Oompa loompa doompety doo, I’ve got a perfect puzzle for you … ♪♫
A good thing I snapped this photo a few days ago (when the weather was beautiful) because turkey day looks like it’ll be cloudy and damp this year. The countdown is on people. Time to get cracking on those xmas greetings, baking, decorating, and last but not least, shopping. Are you ready for the holidays?!
500 kilometers and 5 hours after leaving our beautiful trullo, we pulled into the b&b in Agnone in the northern part of Molise. Happy to be out of the car but with Puglia still present on our minds, soon enough it was time to set out for dinner.
Grrrrr…third strike out!
As it happened, restaurants in upland Molise weren’t so dog-friendly. Whether by choice (from the Slow Food guide) or at random, every place we went to didn’t allow dogs. Even the opening hour for dinner was absurd – not before 8:30pm! We wasted an hour and a half driving around before heading back to a pizzeria next to the b&b. They didn’t allow dogs either but they had take-out. What a run of unfortunate circumstances on this trip.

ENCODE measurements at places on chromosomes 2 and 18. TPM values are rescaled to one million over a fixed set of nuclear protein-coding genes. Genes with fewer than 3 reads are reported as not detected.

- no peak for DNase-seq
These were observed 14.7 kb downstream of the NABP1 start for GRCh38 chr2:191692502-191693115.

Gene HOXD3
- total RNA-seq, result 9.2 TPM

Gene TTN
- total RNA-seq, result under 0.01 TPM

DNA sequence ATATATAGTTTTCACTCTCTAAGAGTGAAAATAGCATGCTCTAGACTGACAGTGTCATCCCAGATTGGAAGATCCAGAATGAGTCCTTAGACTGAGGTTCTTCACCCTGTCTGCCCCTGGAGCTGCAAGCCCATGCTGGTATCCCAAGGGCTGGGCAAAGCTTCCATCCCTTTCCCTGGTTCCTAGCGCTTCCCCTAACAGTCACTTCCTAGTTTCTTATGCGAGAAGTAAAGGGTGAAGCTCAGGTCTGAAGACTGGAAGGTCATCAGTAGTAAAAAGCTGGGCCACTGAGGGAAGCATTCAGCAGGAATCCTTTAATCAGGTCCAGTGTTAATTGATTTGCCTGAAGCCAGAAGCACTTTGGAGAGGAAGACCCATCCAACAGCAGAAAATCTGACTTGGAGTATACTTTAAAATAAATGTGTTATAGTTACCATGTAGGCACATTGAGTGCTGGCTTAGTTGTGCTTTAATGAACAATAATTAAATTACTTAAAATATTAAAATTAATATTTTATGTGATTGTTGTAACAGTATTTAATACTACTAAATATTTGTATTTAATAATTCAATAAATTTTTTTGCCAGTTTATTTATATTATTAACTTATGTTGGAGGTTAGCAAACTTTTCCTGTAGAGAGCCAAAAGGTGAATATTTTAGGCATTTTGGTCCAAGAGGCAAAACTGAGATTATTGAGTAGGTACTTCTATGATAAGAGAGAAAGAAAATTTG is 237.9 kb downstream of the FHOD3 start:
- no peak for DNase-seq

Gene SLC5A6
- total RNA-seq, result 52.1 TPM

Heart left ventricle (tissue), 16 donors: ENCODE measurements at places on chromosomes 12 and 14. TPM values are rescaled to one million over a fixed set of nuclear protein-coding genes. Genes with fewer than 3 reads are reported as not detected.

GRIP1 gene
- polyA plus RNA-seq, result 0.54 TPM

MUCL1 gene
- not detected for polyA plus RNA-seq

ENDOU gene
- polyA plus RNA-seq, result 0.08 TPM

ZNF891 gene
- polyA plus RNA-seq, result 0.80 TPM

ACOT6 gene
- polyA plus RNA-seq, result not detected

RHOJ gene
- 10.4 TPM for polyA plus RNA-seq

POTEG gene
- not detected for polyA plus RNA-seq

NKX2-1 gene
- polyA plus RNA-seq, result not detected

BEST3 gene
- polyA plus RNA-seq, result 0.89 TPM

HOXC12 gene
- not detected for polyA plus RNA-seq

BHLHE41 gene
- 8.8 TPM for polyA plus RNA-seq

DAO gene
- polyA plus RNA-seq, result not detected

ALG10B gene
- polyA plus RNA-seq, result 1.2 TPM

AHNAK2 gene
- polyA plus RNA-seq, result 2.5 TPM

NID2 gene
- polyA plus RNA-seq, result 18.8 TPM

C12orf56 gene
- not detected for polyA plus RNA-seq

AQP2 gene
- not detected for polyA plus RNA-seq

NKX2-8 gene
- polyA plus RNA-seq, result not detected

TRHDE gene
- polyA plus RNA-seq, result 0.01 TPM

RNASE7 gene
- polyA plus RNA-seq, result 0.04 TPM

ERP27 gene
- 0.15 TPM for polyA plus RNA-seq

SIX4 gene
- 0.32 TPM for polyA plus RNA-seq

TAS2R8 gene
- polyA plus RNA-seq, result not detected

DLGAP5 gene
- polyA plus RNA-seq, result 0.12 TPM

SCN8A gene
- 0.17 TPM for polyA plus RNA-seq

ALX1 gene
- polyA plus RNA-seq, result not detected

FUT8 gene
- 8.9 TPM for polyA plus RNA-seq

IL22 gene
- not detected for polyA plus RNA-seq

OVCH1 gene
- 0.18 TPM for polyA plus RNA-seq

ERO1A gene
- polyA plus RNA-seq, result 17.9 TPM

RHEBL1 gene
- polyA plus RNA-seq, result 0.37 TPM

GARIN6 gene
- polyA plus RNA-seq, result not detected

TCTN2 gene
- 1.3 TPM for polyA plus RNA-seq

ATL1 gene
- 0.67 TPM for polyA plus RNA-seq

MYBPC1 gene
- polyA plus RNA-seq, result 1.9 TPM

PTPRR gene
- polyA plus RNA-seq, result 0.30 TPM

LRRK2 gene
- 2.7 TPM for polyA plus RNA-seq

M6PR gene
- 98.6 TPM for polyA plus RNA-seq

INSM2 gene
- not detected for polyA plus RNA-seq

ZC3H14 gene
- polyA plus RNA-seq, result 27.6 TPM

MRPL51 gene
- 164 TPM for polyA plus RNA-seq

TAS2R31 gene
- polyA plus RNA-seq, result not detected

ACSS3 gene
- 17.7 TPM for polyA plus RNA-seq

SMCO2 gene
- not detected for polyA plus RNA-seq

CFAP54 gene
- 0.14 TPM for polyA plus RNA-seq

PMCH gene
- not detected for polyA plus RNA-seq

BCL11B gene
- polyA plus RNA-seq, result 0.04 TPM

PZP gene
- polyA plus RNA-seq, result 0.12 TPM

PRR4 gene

Ah well, Agnone may not have been a hit for writing up a stellar meal but it has one thing going for it that makes visiting worthwhile: caciocavallo. The caciocavallo impiccato of last month still lingered in the back of my mind, and when I saw this in the breakfast room, our host explained that every home has at least two hanging in the cellar. It was time for cheese shopping.
Where to buy – Caseificio Di Nucci in the center of Agnone is the place to purchase smaller, vacumn-packed sections since their factory on the outskirts of town sells whole ones. There’s cacio with black truffle, lemon zest, hot pepper flakes, stuffed with butter, and a cheese called caciosalame that has a whole salame in the middle. I should’ve bought more, but at least I didn’t leave without a jar of mushroom/truffle topping.
A brief word of how the cheese got its name. Wikipedia in both italian and english explains it well enough but I’m going with what our b&b host told us. When herders and their livestock took part in the transhumance, cacio (cheese) produced on the way was transported ‘a cavallo’, or by horseback.
Samnite ruins over museums
Agnone’s main attractions are 2 museums dedicated to copper and bells (big ding-dong ones), but if guided tours aren’t your thing, try the ancient Samnite ruins at nearby Pietrabbondante. The entry fee is 2€, you can wander at your own pace, and dogs can go in too.
Poor little San Marino. The oldest republic in the world and all it gets is a mention. I booked an overnighter at an agriturismo so that we could come down from “vacation high” before hitting the road home. It was wonderful to experience the various cuisines, accents, change in scenery, and hospitality in the southern regions, but most of all it was great to record our travels with our dogs since we never like to go anywhere without them. Thank you for reading!